Advice needed -- roofing plywood

Hello,

First time poster, was looking for a bit of advice if possible. I have been helping my mom get bids on a new roof for her 50’s era house. It is a basic ranch with a single gable roof down the middle.

She just moved in last fall and we’ve discovered over the winter when there are mid to heavy winds, sometimes there will be some creaking sounds from roof. Not all the time, but we hear it occasionally.

When getting bids, due to it having two previous layers, it will have to be taken down to the original wood which is shiplap not plywood. Also, we were given options to lay down 1/2" plywood over the shiplap. My questions are:

  1. Would the extra plywood layer help to lessen the squeaking when it is windy?

  2. Also, some bids mentioned they could keep the shiplap and only replace with plywood if damaged or worn. Since she is on a limited budget, could the whole layer of plywood be bypassed and have them maybe re-nail the existing shiplap with a nailgun into the rafters to reinforce before laying the shingles? Could this also lessen the noises without spending the extra ~$1800 for a full layer of plywood?

Sorry for the long post, was just wondering if #2 could be done to lessen the noise while keeping the costs down?
Thanks for any advice,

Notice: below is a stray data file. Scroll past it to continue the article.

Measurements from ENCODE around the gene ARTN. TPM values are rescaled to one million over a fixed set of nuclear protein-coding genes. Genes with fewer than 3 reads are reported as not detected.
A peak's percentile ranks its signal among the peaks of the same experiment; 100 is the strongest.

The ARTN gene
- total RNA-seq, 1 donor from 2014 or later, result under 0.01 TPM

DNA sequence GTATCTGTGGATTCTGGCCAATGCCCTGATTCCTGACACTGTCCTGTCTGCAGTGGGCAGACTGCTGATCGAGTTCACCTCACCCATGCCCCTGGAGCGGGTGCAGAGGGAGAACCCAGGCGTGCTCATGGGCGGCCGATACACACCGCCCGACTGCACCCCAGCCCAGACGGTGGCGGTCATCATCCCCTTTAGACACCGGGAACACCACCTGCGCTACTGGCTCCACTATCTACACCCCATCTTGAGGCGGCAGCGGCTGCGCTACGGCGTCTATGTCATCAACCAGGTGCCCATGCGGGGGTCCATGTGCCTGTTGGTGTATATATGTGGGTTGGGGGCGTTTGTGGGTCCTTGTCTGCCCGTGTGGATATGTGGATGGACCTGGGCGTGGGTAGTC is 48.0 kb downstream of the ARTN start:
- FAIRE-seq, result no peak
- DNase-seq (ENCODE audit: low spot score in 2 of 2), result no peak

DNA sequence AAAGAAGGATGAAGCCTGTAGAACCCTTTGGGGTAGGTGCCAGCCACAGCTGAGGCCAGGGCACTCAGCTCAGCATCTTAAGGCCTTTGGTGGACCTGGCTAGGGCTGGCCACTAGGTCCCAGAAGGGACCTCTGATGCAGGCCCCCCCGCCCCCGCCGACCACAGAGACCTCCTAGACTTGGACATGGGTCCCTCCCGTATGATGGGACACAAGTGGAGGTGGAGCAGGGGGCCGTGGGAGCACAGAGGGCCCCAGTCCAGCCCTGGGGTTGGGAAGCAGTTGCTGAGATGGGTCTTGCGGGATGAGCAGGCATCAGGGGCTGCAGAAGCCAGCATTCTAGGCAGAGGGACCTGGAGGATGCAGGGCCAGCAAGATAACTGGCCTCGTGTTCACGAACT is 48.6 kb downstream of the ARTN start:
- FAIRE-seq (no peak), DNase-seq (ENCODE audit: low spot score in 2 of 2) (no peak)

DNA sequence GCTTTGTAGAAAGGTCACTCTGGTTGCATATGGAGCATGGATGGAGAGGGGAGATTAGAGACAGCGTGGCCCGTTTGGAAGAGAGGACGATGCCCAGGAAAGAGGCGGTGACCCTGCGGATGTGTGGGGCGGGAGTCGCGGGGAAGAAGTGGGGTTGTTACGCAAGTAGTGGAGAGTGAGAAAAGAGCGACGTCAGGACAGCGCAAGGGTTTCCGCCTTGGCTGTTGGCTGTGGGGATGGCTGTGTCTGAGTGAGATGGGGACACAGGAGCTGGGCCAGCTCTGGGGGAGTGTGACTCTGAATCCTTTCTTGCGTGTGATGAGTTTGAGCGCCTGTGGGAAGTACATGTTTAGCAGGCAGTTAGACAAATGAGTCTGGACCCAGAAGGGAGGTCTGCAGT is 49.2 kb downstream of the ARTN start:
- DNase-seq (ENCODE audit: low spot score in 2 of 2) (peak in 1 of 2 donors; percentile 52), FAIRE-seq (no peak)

Jim

I would replace only that which is rotted.Have the roof stripped down to the decking,replace busted warped and rotted decking.I have heard of people stacking plywood directly over the 1x’s but have not tried that since I have never had a customer consider or mention it.I am not a big fan of adding more weight to a roof deck.

As far as the squeaking do you have turbines on your roof? I have had calls about squeaks in attics and have found these to be the culprits.

1.) Turbines
2.) Loose soffits
3.) Weather vanes
4.) Attic vents
5.) Gable vents
6.) Tree branches scraping against soffit,gutters,fascia wrap and satellites
7.) T.V antennas

Anything the wind can grap or move then its a possibility for squeaks. If your roof has 2 layers I really doubt the wind can move your roof enough to cause a squeak.Hurricanes,straight line winds and tornados cause roofs to move.

Do you have any evidence to back up this accusation :?:

[quote=“dstew66”]

Do you have any evidence to back up this accusation :?:[/quote]

Well to make your roof move enough to cause squeaking IMO would need some substantial amount of wind.It is understandable for a multi story steep pitched roof,but the OP stated a ranch.

And yes your roof is constantly moving from earth movement and vibrations and settling.It would determine the type of squeak.

Maybe the OP could describe in detail the sound of the squeak,Hahahaha

IMO…I would pay the cost of adding an extra layer of plywood.

You will have smooth new deck and all nails WILL penetrate the decking as opposed to the existing decking you have. Every board will have a gap that may allow a new nail to be placed in it (will cause a reduction in shingle strength)

And with those gaps…may cause your felt to warp and push the shingle up (elongated bubble)